The constitution states that the children of unidentified fathers may obtain citizenship through their mothers, but if it is later determined that the father is a foreign citizen, the child will lose citizenship by descent and be eligible for naturalization. In practice many single women face difficulties registering their children as citizens by descent. The Supreme Court ruled in May 2017 that government authorities must not deny the registration of birth and citizenship of children of Nepali mothers and fathers who cannot be traced. According to human rights lawyers, although this provision applies to the children of single mothers, including rape and trafficking victims, it does not address situations in which the identity of a child’s father is known but refuses to acknowledge paternity. The legal and practical restrictions on transferring citizenship imposed particular hardships on children whose fathers were deceased, had abandoned the family, or (as was increasingly common) departed the country to work abroad.
Since naturalization is not a fundamental right under the constitution, although it could be an option for those not eligible for citizenship by descent, it is subject to state discretion. Although they lack specific data, human rights lawyers reported that the government has processed few applications for naturalization of children in recent years.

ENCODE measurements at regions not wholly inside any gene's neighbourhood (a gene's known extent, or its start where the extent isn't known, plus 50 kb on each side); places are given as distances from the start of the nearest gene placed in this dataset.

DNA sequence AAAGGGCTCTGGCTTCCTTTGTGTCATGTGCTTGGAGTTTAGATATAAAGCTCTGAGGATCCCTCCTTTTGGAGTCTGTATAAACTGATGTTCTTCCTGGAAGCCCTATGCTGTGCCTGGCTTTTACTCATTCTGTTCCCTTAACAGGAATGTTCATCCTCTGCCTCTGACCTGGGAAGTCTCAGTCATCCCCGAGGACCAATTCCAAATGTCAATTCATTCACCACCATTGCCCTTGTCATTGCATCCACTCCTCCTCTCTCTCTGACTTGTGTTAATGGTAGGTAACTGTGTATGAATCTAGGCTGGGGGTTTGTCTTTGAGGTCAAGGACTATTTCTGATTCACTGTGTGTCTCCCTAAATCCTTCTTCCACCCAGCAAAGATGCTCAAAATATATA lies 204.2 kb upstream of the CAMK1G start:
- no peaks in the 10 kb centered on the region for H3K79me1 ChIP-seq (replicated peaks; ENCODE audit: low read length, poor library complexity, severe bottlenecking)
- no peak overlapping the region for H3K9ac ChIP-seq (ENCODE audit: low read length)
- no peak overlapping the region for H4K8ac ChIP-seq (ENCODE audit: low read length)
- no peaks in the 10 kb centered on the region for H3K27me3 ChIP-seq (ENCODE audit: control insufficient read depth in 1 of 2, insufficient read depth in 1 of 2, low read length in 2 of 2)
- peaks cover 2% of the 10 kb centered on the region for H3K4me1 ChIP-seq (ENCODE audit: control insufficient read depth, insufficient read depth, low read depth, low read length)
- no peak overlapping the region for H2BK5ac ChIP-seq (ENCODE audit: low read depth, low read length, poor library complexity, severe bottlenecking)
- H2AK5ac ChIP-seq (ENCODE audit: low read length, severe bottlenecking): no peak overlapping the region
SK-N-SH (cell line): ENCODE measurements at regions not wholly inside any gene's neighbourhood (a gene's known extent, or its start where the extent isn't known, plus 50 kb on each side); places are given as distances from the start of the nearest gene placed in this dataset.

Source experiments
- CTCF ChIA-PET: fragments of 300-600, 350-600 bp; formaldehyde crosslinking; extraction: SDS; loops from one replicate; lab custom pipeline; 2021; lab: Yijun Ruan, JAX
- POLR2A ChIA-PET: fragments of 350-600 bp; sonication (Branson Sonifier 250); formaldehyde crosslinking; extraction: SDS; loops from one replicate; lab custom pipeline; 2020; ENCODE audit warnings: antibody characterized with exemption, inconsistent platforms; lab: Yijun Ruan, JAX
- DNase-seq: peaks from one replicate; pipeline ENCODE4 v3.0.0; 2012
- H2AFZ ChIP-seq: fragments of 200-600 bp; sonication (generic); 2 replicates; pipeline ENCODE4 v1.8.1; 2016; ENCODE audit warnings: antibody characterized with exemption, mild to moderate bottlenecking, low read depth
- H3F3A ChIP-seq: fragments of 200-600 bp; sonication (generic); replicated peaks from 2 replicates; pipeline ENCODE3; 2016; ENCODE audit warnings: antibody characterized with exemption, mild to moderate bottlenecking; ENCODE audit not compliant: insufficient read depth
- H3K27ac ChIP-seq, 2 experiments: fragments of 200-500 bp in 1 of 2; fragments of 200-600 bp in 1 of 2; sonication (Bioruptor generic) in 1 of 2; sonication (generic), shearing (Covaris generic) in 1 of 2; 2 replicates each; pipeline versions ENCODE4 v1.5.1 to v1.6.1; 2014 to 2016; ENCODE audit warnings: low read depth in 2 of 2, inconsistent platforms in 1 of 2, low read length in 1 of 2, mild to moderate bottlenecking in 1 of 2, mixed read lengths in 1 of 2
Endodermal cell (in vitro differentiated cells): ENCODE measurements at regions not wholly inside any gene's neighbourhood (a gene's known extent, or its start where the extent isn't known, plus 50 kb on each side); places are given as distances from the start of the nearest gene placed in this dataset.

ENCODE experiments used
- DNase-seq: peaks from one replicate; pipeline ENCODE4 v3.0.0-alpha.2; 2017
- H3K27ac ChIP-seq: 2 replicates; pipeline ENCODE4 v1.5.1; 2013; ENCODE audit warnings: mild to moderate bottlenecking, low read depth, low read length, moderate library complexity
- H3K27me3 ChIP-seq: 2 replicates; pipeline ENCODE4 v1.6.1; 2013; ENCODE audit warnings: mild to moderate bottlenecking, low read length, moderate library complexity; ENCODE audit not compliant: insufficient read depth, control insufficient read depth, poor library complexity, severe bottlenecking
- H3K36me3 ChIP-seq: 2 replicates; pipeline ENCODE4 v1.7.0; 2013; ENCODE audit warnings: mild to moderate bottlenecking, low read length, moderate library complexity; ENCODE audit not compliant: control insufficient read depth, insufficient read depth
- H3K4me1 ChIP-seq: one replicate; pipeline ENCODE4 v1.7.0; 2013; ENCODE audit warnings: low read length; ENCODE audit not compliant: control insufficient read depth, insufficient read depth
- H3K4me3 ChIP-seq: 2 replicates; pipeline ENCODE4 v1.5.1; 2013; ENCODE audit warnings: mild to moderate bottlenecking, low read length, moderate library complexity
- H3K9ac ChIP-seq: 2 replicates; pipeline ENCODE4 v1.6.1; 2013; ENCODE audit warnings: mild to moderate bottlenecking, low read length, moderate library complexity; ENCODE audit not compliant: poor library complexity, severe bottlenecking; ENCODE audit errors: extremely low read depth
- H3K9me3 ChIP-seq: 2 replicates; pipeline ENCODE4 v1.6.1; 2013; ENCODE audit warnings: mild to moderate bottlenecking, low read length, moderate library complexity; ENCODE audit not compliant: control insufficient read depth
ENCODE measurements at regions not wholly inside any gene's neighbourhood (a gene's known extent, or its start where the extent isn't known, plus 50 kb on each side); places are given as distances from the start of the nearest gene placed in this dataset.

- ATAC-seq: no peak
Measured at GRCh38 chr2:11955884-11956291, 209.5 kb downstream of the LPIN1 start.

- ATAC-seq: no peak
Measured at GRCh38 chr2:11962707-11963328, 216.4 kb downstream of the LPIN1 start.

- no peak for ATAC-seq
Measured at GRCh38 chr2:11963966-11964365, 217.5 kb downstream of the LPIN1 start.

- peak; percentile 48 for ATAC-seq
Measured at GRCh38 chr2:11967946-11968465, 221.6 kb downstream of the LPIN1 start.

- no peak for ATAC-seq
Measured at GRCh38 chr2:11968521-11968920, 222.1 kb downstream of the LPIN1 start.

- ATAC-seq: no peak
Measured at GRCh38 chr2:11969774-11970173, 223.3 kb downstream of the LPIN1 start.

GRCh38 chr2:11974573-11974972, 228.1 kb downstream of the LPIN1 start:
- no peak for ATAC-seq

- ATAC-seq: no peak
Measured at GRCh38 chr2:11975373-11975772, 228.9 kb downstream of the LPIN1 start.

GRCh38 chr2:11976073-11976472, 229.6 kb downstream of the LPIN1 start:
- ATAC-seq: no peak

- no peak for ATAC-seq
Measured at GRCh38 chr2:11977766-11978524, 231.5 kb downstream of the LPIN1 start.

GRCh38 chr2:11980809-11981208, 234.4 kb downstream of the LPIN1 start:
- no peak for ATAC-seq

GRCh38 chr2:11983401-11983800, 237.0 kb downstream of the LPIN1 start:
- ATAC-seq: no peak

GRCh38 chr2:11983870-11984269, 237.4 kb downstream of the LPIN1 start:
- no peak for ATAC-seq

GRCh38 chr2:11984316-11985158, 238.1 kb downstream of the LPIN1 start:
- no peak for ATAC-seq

For women and girls to obtain citizenship by descent for themselves, regulations require a married woman to submit a formal attestation from her husband, father, or husband’s family (if widowed) that she qualifies for citizenship and has his or their permission to receive it. This requirement makes a woman’s right to citizenship contingent on her father’s or husband’s cooperation. In many cases husbands refused to provide their wives this attestation. Preventing women from obtaining citizenship documentation precludes their access to the courts and thus their ability to make legal claims to land and other property, which permits the husband or male relatives free to stake their own claims.
Stateless persons experienced discrimination in employment, education, housing, health services, marriage, birth registration, identity documentation, access to courts and judicial procedures, migration opportunities, land and property ownership, and access to earthquake relief and reconstruction programs.